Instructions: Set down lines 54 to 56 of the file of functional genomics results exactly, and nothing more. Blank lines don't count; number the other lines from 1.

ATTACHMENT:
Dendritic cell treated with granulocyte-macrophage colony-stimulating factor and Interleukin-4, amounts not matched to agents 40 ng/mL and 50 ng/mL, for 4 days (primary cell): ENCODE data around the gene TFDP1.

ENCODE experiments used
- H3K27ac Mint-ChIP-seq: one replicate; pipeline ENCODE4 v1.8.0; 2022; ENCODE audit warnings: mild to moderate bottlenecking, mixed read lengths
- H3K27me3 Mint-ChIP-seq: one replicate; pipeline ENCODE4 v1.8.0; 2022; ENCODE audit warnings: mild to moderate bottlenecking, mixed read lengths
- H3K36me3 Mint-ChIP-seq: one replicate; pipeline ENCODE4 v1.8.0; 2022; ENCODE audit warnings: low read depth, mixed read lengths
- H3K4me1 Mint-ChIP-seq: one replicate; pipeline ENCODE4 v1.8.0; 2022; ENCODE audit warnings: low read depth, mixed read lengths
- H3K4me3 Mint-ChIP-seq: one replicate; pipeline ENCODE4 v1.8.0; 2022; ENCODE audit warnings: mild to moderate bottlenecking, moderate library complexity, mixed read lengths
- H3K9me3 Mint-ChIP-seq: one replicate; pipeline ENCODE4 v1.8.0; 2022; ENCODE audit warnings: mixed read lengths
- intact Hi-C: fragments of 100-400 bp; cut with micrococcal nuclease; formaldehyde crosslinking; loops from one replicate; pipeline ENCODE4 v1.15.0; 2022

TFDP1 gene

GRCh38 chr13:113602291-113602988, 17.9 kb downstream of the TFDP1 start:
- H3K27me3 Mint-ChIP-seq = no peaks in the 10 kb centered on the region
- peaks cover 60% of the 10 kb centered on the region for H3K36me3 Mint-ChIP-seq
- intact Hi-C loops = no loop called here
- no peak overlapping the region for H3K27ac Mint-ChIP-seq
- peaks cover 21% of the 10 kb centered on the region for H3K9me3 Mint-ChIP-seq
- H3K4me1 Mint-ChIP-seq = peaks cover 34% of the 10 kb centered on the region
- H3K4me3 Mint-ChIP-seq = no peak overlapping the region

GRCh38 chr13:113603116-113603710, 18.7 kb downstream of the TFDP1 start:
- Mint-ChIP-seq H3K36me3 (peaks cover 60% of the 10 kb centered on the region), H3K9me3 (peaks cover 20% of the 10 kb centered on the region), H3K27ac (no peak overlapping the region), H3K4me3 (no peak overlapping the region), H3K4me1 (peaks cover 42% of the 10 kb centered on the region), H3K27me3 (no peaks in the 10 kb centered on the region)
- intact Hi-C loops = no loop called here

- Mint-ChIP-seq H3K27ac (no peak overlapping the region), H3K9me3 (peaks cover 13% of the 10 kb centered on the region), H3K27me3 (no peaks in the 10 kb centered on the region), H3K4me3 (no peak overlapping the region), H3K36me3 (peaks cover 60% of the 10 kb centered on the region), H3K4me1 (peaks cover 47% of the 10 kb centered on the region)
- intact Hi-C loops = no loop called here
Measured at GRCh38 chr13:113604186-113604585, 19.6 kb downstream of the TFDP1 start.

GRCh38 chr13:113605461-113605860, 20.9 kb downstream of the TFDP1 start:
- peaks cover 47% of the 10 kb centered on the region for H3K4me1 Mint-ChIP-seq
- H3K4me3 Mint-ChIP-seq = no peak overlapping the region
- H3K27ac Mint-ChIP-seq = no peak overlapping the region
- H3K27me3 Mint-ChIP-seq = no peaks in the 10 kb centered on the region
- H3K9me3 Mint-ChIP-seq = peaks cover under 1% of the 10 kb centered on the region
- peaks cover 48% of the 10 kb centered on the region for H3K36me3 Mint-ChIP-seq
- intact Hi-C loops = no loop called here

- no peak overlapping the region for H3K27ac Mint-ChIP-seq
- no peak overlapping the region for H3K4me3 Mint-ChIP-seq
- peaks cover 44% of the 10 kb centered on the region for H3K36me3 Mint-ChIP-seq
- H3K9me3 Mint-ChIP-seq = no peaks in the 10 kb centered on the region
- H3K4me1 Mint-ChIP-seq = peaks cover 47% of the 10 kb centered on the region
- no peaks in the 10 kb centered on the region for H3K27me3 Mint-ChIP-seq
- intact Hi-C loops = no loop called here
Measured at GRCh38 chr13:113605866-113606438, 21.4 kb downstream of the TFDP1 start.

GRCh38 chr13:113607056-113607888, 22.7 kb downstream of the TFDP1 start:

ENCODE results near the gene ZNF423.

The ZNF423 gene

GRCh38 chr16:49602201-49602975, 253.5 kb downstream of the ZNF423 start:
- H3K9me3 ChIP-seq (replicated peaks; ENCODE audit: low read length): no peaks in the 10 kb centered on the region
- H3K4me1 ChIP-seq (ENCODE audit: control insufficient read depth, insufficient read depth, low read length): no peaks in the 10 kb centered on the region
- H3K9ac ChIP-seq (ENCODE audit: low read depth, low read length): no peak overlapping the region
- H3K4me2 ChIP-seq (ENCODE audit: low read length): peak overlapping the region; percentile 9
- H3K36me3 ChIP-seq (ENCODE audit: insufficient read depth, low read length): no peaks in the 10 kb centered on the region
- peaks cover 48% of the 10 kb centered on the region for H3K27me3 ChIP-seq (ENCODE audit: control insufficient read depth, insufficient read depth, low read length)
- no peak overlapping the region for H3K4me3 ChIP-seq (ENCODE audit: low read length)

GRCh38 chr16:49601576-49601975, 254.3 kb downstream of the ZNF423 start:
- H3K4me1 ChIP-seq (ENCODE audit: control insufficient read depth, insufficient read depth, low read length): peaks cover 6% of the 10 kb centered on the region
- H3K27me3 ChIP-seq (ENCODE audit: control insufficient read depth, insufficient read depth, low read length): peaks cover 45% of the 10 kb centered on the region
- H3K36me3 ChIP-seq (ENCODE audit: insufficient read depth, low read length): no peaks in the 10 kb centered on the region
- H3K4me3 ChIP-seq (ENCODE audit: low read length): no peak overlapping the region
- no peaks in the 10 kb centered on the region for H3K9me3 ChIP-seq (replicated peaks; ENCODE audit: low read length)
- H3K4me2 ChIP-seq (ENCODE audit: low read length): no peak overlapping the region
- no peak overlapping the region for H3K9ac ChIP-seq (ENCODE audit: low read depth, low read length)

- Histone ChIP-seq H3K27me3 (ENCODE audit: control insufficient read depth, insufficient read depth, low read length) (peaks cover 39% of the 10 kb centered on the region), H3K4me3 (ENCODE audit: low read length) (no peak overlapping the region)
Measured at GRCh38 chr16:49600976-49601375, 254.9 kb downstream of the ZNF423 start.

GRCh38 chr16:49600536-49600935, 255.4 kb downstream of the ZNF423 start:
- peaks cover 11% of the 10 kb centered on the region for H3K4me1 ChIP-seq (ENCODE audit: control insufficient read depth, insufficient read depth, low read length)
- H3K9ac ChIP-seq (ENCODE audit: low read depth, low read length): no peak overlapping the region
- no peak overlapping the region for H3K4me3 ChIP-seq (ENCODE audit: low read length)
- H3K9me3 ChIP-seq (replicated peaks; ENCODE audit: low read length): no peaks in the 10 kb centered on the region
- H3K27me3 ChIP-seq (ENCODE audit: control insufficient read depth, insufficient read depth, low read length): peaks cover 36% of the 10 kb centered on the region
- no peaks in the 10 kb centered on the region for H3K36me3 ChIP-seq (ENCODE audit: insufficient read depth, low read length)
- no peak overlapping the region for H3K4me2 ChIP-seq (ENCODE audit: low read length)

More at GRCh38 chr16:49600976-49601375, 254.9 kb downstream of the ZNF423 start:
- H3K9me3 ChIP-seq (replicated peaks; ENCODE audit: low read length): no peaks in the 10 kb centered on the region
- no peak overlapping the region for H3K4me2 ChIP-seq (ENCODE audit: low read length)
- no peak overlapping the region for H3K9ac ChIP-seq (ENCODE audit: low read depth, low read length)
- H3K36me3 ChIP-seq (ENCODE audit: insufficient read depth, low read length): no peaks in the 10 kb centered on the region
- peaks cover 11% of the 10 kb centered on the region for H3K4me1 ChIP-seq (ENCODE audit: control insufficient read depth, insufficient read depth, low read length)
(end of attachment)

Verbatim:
- H3K27me3 ChIP-seq (ENCODE audit: control insufficient read depth, insufficient read depth, low read length): peaks cover 45% of the 10 kb centered on the region
- H3K36me3 ChIP-seq (ENCODE audit: insufficient read depth, low read length): no peaks in the 10 kb centered on the region
- H3K4me3 ChIP-seq (ENCODE audit: low read length): no peak overlapping the region